Bye bye, sali boti

Berjis Desai

Adarbad Marespand, demi prophet, widely attributed to be the composer of most post Gatha scriptures, reportedly unscathed after molten lava was poured on his bare chest, said to have a spiritual status next only to Zarathushtra, asserted that it was a cardinal sin for Zoroastrians to eat flesh. The sage is quoted to have said: "Abstain vigorously from eating the flesh of domestic animals, lest you be made to face a strict reckoning in this world and the next (The Teachings of the Magi by R. C. Zaehner, London, 1956, pg 111).”
The Masani brothers, Dr Phiroze and Dinshaw, founded the Parsi Vegetarian and Temperance Society (PVTS) in 1907 and often cited Marespand to preach that the faith demands its adherents to observe strict vegetarianism. Dead matter is naso, that horrid pollutant, the eating of which contaminates body and soul; cooking it defiles the holy fire. If a corpse is the ultimate naso, so are slaughtered animals, including birds and fish as well. Lobster Thermidor, there you go.
According to the Vendidad, the 19th nask out of the sacred 21 nasks which comprise the holy Avesta says any dead body, whether it be the corpse of a human or animal, is considered putrid. On the other hand, the anti-vegetarian brigade also cites the Vendidad to show that Zoroastrianism enjoins eating flesh. This sounds akin to the famous words of Bombay High Court Justice Dinshaw Davar in Petit vs Jeejeebhoy: "Zoroastrianism enjoins conversion.”

  Illustration by Farzana Cooper


The Prophet too was a strict vegetarian and teetotaller, the ultras say. A self-styled scholar, Behramgor Anklesaria, wrote in the Jam-e-Jamshed of February 12, 1909 that "Zarathushtra’s parents did not partake of meat of any kind, and subsisted on milk and vegetables. Therefore, the Prophet’s body was pure.”
Sometime in the 18th century Dastur Darab of Navsari, a scholar of Pahlavi and Persian, wrote a book called Faraziyat Nameh stating that "one who eats meat is worthy of punishment and after death he will be tormented by evil spirits in hell.”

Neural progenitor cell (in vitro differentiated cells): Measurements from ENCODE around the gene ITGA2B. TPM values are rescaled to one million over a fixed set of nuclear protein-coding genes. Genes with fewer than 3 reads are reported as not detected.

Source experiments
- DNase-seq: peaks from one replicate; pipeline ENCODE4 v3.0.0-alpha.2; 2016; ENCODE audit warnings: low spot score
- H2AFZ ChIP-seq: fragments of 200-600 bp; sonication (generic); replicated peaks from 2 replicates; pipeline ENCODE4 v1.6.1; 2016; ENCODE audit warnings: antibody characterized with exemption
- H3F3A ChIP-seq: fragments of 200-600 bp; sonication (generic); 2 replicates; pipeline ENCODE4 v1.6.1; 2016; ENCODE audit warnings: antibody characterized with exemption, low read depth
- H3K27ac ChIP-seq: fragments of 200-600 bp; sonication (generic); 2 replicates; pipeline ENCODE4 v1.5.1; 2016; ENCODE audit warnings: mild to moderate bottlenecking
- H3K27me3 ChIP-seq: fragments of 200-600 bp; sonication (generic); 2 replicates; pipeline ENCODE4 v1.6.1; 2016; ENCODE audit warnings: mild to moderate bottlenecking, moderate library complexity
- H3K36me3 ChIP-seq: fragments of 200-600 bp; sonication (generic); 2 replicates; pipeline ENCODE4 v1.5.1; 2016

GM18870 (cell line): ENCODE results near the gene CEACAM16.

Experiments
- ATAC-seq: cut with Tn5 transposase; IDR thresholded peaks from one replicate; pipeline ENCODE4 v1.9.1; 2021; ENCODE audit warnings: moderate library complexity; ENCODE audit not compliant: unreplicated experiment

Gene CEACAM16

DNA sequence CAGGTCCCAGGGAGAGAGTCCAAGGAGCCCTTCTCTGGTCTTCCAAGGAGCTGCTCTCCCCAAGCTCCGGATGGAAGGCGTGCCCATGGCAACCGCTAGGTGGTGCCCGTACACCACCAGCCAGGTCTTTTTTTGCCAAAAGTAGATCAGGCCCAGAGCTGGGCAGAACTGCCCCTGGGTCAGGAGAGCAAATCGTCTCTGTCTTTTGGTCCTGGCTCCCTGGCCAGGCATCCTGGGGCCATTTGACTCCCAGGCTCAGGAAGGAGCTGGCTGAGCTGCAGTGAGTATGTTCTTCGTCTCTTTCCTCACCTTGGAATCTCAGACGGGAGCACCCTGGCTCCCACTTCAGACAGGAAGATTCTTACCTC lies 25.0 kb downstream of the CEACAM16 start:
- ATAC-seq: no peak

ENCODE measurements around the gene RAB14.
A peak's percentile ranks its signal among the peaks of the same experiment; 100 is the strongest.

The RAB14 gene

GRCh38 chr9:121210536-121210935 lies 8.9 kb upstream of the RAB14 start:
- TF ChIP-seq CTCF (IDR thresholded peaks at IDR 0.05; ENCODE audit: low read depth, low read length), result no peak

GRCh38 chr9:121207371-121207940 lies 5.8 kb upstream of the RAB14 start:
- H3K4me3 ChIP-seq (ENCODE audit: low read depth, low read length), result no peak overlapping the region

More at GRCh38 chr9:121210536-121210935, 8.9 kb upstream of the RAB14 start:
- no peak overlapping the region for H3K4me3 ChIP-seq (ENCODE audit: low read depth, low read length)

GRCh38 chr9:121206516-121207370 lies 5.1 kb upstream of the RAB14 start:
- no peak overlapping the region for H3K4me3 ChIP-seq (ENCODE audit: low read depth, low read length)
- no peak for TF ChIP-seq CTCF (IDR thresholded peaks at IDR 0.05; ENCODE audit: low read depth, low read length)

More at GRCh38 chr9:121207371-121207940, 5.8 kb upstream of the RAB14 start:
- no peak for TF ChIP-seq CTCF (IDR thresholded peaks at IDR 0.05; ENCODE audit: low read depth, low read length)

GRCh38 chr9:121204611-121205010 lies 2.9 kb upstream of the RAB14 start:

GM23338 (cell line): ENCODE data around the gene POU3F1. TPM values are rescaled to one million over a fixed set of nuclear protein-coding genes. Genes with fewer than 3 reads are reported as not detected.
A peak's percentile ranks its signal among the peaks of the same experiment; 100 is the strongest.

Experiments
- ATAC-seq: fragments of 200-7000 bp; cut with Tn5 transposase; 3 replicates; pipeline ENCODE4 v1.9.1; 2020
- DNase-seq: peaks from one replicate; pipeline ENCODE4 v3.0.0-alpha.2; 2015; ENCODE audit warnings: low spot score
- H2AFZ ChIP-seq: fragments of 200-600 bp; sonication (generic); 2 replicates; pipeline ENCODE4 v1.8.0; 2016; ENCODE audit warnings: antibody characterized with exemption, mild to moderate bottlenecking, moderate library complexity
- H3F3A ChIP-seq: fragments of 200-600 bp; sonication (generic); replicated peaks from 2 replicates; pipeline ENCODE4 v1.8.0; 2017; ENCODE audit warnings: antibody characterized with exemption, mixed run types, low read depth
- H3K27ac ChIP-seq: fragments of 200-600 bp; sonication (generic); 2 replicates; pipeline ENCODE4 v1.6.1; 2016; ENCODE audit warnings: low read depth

The repentance prayer, Patet Pashemaani, expressly lists the eating of flesh as a sin, say the Ilm-e-Khshnoomists, brethren of the PVTS. Their leader, Behramsha Shroff, claimed that he lived for three-and-a-half years in a hidden township of advanced Zoroastrian Masters whose diet was strictly fruits, vegetables and dairy products. Animals were milked (including camels) but never slaughtered. Most of the town’s inhabitants were, as a result, robust centenarians, claimed Shroff.
Bahman Ameshaspanda, the most exalted celestial being in Zoroastrian cosmology after Ahura Mazda himself, who has a month and day dedicated to him in all the three Zoroastrian calendars, is the guardian angel of gospand, cattle. During Bahman mahino (month) therefore, even those Zoroastrians who are not vegetarians abstain from eating meat. Fish and eggs though are permissible. Then there are the humkaras, days in every month where similar abstinence is required. Interestingly, the Bahman parav (corrupted version of the Sanskrit, parva, meaning special day of religious significance) that is Bahman mahino and Bahman roz, is the equivalent of the Parsi Halloween. In Navsari and other Gujarat towns, boys and girls used to sell lemon grass jelly from door to door; and most households cooked khichri patio (rice cooked with dal and turmeric  along with a tangy aubergine-tomato dish) and roasted papad as an accompaniment.